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SLO of the Month: Morten Talhaug of SK Brann

“The SLO role is a really great opportunity to work closer with and get a better understanding of supporters – including their needs and points of view”
SK Brann supporters' tifo

For March 2022’s SLO of the Month, SD Europe spoke to the Supporter Liaison Officer at Norwegian 2nd tier side SK Brann, Morten Talhaug.

Morten, a lifelong SK Brann supporter, can be considered as one of Europe’s most experienced in the role having been the club’s SLO since 2012.

Morten (left) engages with a club colleague
Morten (left) engages with a club colleague

SK Brann have spent the majority of their history in the Norwegian 1st tier, the Eliteserien, which they most recently won in 2007, but were relegated in 2021. SK Brann has also recently transitioned through some difficulties off the pitch which the club is now past. Morten offers an insight into his experiences navigating these difficulties and how the club’s community of supporters have rallied together to help the football club through them.

For those new to the Supporter Liaison Officer of the Month series, each month, SD Europe speaks to an SLO to learn more about their experiences at their club and share them with the network!


What are some of the achievements that you have had as SLO at SK Brann?

“There are so many people who have contributed to strengthening the supporter community at SK Brann over many years, so I don’t want to take too much credit alone. I think we have managed to create an SLO role that fits the Brann supporters. Today the club values its supporters as a resource and an asset, and that’s due to many years of getting Brann and the supporters to work together.”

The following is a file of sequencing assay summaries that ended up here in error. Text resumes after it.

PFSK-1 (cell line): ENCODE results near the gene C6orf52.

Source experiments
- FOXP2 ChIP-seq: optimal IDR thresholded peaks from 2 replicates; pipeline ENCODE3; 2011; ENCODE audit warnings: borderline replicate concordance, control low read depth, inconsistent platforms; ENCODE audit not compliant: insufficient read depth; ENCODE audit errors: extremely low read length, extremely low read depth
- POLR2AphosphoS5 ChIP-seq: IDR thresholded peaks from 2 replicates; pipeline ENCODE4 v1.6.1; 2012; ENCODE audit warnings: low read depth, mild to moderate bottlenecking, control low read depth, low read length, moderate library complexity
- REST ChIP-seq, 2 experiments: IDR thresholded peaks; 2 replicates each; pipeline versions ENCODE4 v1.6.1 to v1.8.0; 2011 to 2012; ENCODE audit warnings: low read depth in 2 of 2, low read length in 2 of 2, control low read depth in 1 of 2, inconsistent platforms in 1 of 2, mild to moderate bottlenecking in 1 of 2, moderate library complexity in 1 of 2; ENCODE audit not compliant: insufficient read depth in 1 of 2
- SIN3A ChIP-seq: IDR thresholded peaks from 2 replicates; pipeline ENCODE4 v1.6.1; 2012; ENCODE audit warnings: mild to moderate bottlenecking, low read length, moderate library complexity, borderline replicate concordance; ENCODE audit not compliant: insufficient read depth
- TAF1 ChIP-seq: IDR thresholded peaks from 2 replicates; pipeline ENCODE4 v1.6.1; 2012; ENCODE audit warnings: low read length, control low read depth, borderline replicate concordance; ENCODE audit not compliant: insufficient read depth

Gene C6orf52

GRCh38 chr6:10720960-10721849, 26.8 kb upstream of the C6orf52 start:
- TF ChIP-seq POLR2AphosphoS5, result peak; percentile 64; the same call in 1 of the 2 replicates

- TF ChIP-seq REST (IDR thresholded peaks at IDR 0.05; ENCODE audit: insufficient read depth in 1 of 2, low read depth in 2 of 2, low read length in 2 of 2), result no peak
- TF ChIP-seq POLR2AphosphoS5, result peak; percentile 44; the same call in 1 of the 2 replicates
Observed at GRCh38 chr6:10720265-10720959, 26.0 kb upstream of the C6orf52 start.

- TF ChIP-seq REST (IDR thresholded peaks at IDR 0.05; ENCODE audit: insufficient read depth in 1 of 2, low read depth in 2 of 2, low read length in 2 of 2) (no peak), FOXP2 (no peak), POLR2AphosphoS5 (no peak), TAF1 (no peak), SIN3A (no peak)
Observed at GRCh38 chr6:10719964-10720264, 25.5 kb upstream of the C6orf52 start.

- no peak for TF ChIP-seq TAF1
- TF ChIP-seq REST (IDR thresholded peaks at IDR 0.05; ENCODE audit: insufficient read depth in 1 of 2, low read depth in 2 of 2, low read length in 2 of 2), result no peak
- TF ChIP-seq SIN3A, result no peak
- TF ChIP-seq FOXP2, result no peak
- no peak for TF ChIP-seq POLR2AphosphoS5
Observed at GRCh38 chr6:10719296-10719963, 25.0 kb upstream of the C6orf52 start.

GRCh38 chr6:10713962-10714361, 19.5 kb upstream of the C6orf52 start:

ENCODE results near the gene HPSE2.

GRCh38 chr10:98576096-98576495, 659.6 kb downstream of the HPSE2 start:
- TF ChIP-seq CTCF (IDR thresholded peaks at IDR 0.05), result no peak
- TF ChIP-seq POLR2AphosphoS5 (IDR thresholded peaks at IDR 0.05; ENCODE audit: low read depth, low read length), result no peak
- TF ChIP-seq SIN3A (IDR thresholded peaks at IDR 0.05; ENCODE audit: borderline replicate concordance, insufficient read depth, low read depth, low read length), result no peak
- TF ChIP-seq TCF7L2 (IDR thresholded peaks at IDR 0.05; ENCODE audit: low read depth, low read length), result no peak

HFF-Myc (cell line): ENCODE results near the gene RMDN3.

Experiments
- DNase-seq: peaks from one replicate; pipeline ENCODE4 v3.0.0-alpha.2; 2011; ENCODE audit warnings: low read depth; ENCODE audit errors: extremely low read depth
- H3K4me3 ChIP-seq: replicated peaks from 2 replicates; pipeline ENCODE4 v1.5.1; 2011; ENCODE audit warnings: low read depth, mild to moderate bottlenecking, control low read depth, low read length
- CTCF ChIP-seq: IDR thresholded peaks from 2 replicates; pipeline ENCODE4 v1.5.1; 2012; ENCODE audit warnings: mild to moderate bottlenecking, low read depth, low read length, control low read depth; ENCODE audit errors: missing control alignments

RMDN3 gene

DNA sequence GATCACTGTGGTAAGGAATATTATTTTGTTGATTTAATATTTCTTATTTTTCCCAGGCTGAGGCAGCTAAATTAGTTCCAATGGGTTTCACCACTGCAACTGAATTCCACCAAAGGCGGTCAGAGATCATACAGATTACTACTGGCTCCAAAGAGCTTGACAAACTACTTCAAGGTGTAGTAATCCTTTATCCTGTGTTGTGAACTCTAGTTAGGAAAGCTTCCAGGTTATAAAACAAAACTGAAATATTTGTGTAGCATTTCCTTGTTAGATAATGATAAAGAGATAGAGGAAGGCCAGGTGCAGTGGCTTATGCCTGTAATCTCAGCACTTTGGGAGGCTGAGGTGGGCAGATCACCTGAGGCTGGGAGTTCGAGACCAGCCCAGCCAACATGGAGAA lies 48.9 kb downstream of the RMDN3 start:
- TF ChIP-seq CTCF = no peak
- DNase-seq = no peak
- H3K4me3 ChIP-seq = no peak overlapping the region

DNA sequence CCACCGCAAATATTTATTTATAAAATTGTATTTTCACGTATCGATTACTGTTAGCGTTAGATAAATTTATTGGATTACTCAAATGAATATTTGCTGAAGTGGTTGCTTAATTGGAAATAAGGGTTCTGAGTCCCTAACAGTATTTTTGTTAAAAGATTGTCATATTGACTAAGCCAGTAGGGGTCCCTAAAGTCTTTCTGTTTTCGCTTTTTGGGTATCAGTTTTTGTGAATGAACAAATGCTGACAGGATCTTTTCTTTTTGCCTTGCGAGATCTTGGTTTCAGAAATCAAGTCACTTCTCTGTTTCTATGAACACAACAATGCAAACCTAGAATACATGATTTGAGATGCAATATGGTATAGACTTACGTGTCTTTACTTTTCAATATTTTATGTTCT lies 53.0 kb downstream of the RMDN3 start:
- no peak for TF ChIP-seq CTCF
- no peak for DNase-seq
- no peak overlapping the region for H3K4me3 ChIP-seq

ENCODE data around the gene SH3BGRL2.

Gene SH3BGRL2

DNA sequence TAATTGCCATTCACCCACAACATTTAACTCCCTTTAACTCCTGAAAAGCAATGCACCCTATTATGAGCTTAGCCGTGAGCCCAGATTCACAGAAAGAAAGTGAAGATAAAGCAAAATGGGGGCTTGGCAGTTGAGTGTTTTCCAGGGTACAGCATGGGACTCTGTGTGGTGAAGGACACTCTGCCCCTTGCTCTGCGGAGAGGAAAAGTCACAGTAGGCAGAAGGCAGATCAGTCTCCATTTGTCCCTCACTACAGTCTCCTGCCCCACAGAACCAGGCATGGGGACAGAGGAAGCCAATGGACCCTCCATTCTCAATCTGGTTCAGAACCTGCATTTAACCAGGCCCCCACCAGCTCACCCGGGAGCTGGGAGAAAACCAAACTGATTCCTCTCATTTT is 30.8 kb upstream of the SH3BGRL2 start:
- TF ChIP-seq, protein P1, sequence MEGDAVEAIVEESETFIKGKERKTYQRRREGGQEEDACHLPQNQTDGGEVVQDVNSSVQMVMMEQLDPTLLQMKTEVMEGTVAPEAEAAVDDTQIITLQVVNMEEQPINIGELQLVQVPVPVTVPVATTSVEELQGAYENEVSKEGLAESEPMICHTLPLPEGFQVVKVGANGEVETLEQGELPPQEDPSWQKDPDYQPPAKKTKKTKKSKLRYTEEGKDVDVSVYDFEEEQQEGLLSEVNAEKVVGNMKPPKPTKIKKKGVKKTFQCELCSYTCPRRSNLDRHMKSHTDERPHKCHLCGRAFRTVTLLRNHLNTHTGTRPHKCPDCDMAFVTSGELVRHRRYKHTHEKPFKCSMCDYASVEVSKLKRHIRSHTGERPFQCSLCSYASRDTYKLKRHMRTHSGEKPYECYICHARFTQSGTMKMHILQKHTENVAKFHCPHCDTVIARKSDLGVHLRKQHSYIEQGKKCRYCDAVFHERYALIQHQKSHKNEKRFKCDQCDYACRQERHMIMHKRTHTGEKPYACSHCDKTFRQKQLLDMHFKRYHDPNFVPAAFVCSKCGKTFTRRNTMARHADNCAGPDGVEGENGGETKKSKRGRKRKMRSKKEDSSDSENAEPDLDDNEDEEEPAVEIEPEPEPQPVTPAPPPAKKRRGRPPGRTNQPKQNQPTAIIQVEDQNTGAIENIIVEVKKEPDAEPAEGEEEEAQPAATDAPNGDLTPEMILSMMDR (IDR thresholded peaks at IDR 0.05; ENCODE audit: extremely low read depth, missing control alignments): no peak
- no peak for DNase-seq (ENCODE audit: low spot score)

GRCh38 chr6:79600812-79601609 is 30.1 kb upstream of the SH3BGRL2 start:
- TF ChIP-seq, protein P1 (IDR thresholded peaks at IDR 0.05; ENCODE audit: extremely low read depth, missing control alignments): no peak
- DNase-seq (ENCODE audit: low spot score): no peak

Do you work in a dedicated SLO team? How many SLOs are at your club?

“I am Brann’s only SLO, but we have started a process to recruit an SLO for the club’s new women’s team.”

What would your advice be to other Norwegian clubs considering implementing an SLO?

“Norwegian clubs are fortunate to have a lot of good SLOs. We see that more and more clubs are getting the role setup and in place. The SLO role is a really great opportunity to work closer with and get a better understanding of supporters – including their needs and points of view. It allows clubs to attach their most important and loyal groups even closer to the club. I say go for it!”

What kind of tools do you use to communicate with the fanbase? Meetings, dedicated communications channels?

“My most important channel for communication is the meeting with the supporters on match day, at both home and away games. I am also represented in Brann’s members committee where we discuss important issues for the club. We also use the club’s web page to publish important information on tickets and travel information.”

SK Brann supporters at an away match
SK Brann supporters at an away match

Does the club’s member-run (50+1) structure and the SLO role compliment each other?

“Supporters make up a big share of the membership and are the largest group of active members. In that way the SLO is a good link to an important part of the membership. The club’s close cooperation with the supporters also gives a lot of opportunities to discuss and test issues as they come along.”

What do you think has been the main benefit of the implementation of SLOs in Norwegian football?